Update, migrated to stm32 F4, Easy to use Java API, Video in progress.

Migration to F4

Since I’m a lazy sort I took the easy way out and bought a unit that had enough memory to actually support an image of at least QCIF resolution. I found an easy to use board on ebay that came with all kinds of modules I could just plug into the F4 discovery and get going, even camera. So, I think this was a good choice since my main downfall is lack of time for development.

All of the code has been migrated over and is working as it worked on the F3. I only have one ADC though. I have actually made a few improvements to the code and protocol. So now I have more speed and 192Kb to work with.

On another note I do plan on getting this working then possibly migrating a version to the stm32 F3. I could still use the F3 with dma based off gpio to control the camera. I realize now working with the F4 yeah its great and will get me where I want faster, but its also 3 times as much, and the F3 could do everything I need given the right amount of memory.

Easy to use Java API

Somewhere along the line I decided to write code with full comments and extract everything that was OS based. I segregated and divided all objects into a format that only makes accessible to the user what they need. At one point I was convinced the bluetooth module was not working so I switched away from the android platform and in doing so confirmed the API works well in a windows environment also.

Basically this is how the API works.

  1. Create a new “zBot” passing it an input and output stream. This makes it transmission medium agnostic.

    zBot = new ZBot( inS, outS );

  2.  Then you simply wait for the bots state to be 2 or above meaning its ready. I will make this a enum soon.
  3.  Then you can simply pull the values provided in the enum of “readValues”. For example this prints out all available vars, like adc, gpio, time etc.

    for ( EzReadVars rv : EzReadVars.values())
    this.logI(“Var: ” + rv + ” Value: ” + zBot.getValue(rv));

  4. For the image you can either read out the bytes of the image or you can subscribe and get a callback when a new image gets pulled from the bot.

    while(zBot.getImageState() != EzImageState.Ready){}
    int width = zBot.getValue(EzReadVars.VideoWidth);
    int height = zBot.getValue(EzReadVars.VideoHeight);
    //int bpp = zBot.getValue(EzReadVars.v);
    byte[] pic = zBot.getRawFrame();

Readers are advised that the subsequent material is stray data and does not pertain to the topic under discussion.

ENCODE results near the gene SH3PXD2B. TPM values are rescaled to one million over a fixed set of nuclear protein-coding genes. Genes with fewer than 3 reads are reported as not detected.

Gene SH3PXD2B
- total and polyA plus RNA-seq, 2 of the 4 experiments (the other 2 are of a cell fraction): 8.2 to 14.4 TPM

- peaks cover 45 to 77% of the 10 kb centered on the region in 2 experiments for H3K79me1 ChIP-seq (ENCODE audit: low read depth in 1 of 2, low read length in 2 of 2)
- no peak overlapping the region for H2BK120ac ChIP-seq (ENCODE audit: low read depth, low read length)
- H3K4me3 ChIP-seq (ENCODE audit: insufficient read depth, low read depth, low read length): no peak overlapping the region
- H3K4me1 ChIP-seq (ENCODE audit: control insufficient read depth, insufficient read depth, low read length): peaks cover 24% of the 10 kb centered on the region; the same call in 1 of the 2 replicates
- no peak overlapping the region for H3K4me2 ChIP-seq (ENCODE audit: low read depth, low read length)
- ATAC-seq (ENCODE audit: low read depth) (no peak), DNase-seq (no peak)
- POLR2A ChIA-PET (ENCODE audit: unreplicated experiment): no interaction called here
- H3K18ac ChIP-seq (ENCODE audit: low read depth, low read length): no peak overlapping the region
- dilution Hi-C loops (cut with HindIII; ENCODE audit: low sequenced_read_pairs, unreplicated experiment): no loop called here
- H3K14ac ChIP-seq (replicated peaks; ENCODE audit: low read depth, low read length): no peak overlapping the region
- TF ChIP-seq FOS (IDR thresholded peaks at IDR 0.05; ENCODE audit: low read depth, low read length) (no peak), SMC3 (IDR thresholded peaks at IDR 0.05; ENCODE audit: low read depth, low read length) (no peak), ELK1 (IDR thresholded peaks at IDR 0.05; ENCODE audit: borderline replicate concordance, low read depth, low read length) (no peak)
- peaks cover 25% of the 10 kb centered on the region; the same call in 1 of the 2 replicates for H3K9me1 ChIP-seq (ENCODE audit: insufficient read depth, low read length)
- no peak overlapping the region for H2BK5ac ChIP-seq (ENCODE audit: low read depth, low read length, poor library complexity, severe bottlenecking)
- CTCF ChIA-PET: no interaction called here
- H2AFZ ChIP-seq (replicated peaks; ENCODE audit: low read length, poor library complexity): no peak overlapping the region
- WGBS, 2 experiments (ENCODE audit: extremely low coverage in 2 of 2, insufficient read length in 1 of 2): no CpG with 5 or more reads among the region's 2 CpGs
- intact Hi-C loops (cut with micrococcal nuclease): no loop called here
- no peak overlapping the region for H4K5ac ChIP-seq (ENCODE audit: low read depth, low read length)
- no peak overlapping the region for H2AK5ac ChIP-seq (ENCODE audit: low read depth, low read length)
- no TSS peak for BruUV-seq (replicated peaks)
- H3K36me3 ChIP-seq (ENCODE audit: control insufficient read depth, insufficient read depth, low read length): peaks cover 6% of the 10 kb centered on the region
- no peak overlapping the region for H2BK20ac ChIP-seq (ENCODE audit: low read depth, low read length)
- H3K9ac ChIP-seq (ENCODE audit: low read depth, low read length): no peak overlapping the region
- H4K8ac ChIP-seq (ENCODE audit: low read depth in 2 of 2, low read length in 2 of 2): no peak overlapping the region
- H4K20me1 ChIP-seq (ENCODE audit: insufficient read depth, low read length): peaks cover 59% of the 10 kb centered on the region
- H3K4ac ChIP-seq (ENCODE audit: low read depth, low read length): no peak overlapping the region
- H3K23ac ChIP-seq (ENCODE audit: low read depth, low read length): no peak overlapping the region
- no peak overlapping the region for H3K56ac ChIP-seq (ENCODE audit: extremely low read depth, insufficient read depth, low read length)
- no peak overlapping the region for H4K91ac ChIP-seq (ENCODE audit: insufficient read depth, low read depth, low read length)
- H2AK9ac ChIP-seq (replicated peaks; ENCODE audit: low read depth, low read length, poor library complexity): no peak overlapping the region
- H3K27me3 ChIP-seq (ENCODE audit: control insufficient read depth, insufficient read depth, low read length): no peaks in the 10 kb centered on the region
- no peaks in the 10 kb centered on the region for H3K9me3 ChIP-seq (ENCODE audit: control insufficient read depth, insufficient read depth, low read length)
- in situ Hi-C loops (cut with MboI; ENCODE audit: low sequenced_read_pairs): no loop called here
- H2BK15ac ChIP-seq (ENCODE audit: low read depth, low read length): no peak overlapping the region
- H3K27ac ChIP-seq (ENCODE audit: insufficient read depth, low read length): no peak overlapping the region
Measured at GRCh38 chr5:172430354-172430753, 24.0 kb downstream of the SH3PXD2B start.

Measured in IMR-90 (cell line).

This is cross platform and pretty easy to use, but by far not done. I really want to tie down everything into enums and document everything. Then I’ll make an example for android, windows and linux and release those. This will give people everything they need to get started with the API.

Video in progress

I’m so tired of saying this. The video is by far the hardest part for me. I finally have good data coming out at 251×100 resolution at rgb 565. I dont know why the camera is set at this resolution, but through painstakingly slow testing I have found it’s at this resolution. This resolution is something I can work with at least for now. It might actually be higher than 100 but I stopped the dcmi transfer at 100 lines.

So now I’m seeing beyond that to the fact that dma spitting my image out usart while dcmi is spitting my image into the same memory does not seem to work. I think they are conflicting when they hit the bus. So I’m going to implement double buffering. To do this I have to add some code to the zbot hw code and add some code to the java side also. Basically it will take a pic on one side and when we send it an update it will fill the picture in the “other side” so this way we can pull image A then hit “update” then pull image B then hit update and so on. This way the unit is always taking a snapshot and writing it to the picture buffer we just received. This should not be too hard.

Here is a picture of color bars at 251×100 resolution that I pulled. At least now I can crank up the speed and start to get my actual fps.

Test image from the robot using ov7670

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